These days, Amitabh Bachchan has decided to wipe out all public memory of his cinematic feats, and scrape up anything that comes his way. His latest, Aladin, is one of his signature efforts in that direction.
Aladin is nothing but fantasy. And the fact that the script exists, is fantasy as well. In a land called Khwaish, lives the unfortunately named orphan Aladin (Riteish Deshmukh). His classmates keep playing their favourite game with him - to make him rub a lamp and then beat him up for not making a genie appear.
This happens for 20 long years. After that, everyone's height and clothes change. Aladin is sick of the nasty game. He doesn't get to change his clothes even once in those 20 years.
And now, his crush on Jasmine (Jacqueline Fernandez) leads him into some unpleasant run-ins with these bullies. On his birthday, they all, including the well-meaning Jasmine, gift him a lamp and make him rub it. This makes him lonely, and he stares at the audience. This makes him even more lonely, and he stares at his grandpa's photograph.
Out of the lamp comes Genius (Amitabh Bachchan) the genie. Aladin is convinced he's no genie. After Genius shows him his wig, he's convinced he's no human either, but just a walking bird zoo. Genius grants him 3 wishes and asks him to hurry up with them as Genius can then be set free.
Aladin never imagined that his chance to ask for world peace, disease eradication, and the movie's ending, would come so early on in his life. And it's a good thing he never imagined it. He wastes 2 wishes on Jasmine, and for the 3rd, he asks for non-magical help in wooing her.
Sanjay Dutt, as the wicked magician Ring Master, butts into the story with some evil dialogues, disturbing expressions and dangerous circus artistes - that is, if you agree that 'evil', 'disturbing' and 'dangerous' mean the same as 'coma-inducing'. Plus, Aladin has a flashback that is not-so-subtly copied from Harry Potter - his parents died when he was a kid.
Aladin is a magical musical extravaganza all right. It would have only taken magic and ear-splitting 3rd degree methods (in other words, the film's music) to get Big B and Ritesh Deshmukh to sign this one. The weak story isn't at all helped by its insipid dialogues.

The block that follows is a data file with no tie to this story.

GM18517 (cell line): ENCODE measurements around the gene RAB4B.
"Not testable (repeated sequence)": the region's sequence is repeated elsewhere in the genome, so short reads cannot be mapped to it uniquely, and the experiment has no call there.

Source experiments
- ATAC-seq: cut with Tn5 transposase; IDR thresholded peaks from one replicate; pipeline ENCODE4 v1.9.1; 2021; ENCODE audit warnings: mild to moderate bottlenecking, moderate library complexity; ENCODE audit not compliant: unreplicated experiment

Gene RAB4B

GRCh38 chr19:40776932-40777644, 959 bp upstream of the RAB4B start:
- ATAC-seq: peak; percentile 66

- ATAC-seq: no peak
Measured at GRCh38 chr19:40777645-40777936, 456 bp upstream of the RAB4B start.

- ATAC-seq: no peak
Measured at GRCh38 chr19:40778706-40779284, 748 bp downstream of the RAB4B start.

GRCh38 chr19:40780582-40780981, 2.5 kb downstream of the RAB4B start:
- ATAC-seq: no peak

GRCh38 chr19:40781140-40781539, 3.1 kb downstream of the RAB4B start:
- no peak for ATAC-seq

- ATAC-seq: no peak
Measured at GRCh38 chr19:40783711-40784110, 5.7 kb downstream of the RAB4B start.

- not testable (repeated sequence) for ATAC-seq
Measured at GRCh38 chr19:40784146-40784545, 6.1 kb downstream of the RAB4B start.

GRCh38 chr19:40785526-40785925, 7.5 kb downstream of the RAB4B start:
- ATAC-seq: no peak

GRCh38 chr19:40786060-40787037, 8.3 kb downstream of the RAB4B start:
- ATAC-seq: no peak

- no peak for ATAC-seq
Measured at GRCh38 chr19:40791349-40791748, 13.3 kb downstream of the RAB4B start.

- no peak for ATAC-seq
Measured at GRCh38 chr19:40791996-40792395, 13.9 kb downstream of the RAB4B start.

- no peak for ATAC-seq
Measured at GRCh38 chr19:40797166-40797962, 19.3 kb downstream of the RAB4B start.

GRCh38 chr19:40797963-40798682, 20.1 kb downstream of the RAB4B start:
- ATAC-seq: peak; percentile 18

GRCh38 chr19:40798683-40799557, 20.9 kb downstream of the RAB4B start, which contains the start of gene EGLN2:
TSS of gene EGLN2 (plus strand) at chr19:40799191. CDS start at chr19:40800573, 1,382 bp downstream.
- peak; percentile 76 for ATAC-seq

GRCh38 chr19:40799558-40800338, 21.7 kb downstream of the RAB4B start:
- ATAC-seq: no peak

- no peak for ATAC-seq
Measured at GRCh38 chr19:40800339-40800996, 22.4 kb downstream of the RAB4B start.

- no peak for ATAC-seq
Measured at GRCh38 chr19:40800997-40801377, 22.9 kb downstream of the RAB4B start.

The film also seems confused about who its target audience is - kids, pre-teens or teens. We think it shouldn't bother, and should stick to whoever enters the theatre first - that way, the others will be warned in advance.
Amitabh Bachchan is over-eager, but not half as much as his make-up man is. Riteish Deshmukh looks cute as a teenager, even though he ends up looking unconvinced about the script. Sanjay Dutt hardly has much to do. Ratna Pathak Shah goes unnoticed, but sadly not by Big B's costume department - her gypsy outfit is an eyesore. However, the heroine, Jacqueline Fernandes, is gorgeous enough to outshine everything else.
The music, like we pointed out, is pretty loud, and there's a lot of Bachchan all over the songs. As for the visuals, they are, well, ambitious. The town of Khwaish is fort-like, and has been set up to look like an ancient civilization. Some special effects are tacky, but more important, do not quicken the plot's pace.
Aladin is hardly the kind of movie that must be seen to be believed. You can miss it, and still believe it's as bad.